How accurate do we have to be about chords and the overall structure of a song? I recently heard a professional player who took great liberties with changes in some jazz standards. There is a long-standing tradition of tweaking the changes in jazz tunes to add some originality and interest to tunes. OK, I get that. I do it myself to a certain degree with my own arrangements. However, crossing the line too far is fraught with danger, in my opinion. You can easily end up with something that sounds just too far “outside” what the composer intended. Now I know some advanced players would argue this but what I’m talking about is the player who is weak in knowledge and ability. Omitting important (vital?) chords weakens the song. I guess all I’m saying is, spend the time to learn the tune RIGHT, then add what your ear leads you to. Otherwise the result is something that can be downright boring.
On the other end of the spectrum, there is absolutely nothing wrong with playing simple pieces and in fact, a simple song played to perfection can be a joy to hear. Right now I have a young student who has learned to play very well in a relatively short amount of time. She pays attention to details and takes great pride in her playing. My guess is that she’s a “lifer” – someone who will play the guitar as long as she’s able. Her joy in discovering her potential is gratifying and students like her are one of the reasons I love teaching. Yes, the songs she plays may have only four or five chords and the rhythmic structure is simple and straight-ahead but she accomplishes those things so well that I would put her playing up against more than a few guitar bangers I’ve heard in bars over the years. My task in the weeks and months to come is to subtly but progressively move her forward. I’ve written before about the conundrum of so-called “natural ability” but if there is such a thing, I think she has it.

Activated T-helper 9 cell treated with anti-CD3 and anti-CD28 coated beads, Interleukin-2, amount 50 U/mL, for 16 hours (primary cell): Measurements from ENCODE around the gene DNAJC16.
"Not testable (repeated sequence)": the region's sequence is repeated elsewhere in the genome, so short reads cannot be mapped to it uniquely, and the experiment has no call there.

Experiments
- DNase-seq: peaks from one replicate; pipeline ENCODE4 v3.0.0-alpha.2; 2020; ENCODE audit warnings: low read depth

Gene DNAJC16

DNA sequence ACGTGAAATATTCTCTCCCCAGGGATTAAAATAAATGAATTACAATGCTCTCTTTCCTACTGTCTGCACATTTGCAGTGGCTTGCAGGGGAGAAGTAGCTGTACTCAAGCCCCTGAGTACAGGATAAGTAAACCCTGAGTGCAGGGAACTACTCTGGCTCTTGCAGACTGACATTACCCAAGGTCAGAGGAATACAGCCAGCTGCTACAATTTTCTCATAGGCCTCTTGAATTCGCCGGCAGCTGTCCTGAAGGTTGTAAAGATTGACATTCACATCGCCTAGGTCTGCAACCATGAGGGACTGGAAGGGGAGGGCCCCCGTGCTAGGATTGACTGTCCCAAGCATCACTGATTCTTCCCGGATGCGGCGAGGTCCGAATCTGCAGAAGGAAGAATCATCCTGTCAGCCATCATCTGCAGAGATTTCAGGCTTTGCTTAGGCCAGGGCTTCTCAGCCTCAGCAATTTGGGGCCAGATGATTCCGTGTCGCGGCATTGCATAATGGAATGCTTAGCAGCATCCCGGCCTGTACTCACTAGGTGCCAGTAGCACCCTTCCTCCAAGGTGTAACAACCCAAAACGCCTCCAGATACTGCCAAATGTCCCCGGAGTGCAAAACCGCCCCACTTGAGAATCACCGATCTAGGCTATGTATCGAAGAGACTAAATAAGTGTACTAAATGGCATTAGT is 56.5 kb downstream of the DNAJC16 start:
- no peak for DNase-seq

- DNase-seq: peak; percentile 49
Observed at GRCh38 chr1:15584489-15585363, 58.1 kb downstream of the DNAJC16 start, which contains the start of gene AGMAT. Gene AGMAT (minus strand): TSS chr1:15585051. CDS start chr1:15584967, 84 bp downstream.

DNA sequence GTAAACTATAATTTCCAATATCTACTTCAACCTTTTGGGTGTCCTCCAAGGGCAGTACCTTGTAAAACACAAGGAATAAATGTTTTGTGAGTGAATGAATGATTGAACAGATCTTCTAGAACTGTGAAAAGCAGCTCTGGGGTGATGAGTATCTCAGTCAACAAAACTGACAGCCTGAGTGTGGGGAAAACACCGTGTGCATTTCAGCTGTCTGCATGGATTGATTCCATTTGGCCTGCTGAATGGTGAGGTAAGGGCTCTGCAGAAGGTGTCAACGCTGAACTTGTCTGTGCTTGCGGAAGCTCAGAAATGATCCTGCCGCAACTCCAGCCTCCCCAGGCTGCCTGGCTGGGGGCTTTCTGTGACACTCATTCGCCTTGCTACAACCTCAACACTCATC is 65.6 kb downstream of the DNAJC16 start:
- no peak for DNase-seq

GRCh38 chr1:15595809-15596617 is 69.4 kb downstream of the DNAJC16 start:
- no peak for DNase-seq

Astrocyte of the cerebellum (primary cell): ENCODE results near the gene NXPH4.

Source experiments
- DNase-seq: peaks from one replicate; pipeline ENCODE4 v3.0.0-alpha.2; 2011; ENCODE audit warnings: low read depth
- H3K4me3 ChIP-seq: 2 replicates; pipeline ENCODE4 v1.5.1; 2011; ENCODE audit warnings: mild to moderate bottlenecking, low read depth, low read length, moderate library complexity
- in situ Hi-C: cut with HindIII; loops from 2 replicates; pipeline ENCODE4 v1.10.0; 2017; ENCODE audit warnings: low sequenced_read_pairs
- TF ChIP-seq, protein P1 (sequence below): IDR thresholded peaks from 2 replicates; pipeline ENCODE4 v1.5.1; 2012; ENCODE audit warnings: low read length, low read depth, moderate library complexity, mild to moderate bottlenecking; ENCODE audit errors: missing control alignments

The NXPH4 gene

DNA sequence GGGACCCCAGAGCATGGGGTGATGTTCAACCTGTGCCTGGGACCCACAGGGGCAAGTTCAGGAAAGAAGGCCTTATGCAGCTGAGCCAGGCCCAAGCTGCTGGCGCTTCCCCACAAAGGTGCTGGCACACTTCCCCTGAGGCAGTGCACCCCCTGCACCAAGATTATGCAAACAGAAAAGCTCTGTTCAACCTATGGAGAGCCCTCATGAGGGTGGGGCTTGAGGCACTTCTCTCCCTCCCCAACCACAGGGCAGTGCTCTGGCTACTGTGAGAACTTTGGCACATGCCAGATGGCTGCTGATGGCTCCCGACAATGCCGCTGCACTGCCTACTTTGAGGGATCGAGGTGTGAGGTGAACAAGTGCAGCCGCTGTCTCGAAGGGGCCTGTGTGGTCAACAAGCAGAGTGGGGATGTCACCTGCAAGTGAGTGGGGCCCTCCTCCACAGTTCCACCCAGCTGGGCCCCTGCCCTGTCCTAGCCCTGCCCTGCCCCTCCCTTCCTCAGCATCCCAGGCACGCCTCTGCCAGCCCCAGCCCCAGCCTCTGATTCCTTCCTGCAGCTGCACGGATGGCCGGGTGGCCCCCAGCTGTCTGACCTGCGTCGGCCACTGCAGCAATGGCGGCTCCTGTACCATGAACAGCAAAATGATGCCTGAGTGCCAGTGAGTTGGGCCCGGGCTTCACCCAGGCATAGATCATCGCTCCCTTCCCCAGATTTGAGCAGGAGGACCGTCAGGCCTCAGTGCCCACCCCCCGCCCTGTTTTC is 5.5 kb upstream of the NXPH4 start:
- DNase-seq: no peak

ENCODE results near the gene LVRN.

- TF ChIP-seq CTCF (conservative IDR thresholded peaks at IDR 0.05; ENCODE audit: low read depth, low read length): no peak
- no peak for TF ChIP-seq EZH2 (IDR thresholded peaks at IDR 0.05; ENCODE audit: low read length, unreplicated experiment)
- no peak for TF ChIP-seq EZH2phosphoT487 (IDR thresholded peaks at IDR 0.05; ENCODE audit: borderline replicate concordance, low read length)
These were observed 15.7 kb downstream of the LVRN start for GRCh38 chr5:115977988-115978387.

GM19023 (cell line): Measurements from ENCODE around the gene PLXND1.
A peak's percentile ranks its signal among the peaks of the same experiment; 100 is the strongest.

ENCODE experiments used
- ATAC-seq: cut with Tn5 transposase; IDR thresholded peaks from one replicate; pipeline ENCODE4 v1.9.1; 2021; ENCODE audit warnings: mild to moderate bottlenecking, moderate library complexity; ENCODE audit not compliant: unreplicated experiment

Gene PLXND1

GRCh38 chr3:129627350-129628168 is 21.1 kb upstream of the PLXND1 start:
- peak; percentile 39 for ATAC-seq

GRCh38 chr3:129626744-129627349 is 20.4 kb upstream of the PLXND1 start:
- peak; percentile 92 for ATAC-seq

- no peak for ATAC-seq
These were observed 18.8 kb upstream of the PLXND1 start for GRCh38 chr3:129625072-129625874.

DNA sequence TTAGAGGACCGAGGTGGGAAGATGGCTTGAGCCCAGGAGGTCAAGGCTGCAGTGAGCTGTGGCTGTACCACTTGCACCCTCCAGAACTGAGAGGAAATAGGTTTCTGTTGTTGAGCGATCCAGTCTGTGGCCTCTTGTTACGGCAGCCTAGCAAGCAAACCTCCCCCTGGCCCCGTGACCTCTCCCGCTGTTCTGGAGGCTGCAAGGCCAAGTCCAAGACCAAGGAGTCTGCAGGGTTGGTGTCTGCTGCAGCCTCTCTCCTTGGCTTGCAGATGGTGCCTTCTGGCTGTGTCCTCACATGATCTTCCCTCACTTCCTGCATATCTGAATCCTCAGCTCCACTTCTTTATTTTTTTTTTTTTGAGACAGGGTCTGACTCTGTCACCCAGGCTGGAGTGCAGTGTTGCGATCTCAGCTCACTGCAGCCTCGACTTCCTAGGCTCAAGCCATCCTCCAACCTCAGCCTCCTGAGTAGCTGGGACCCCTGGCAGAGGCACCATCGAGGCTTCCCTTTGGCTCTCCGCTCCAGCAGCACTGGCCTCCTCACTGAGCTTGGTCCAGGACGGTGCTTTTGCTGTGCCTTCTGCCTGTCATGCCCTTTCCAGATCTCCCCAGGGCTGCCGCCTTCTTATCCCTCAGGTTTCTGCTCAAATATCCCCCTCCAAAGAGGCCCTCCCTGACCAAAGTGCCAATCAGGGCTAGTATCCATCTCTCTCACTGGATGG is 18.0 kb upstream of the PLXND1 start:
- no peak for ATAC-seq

Last weekend I visited a fairly new guitar shop not far from where I live. Met one of the owners and had a very nice conversation with him about the guitar business and also about the teaching situation in his area. He had some interesting observations. There is a privately owned music school in his town and it sounded like what they are doing there confirmed yet again that I’m pretty certain the way I do things is the right way. The school is well attended but highly structured in their methods and mode of operation. Lessons are half-hour long, which I’ve always felt is much too short an amount of time to give an effective lesson. Between getting the student settled, tuning their guitar, and then reviewing what they practiced the week before I just can’t imagine there is much time to introduce new music and have it be understood. This leads to too many weeks spent on a single piece of music. Again, this is my opinion but I think it makes sense. Further complicating things, the school schedules lessons a half-hour apart. If a student is late, his or her lesson must naturally be even shorter to account for the next student who (hopefully!) arrives on time. I know I could make more money if I scheduled this way but it would be just too stressful for all concerned!
But to end on a more positive note, that store was pretty cool. They only carry used instruments but already have a solid following and seem to have a handle on repairs. It’s just kinda nice to see a small, local music store being successful in today’s internet-driven, big box marketplace!
Peace & good music from snowy Cape Cod!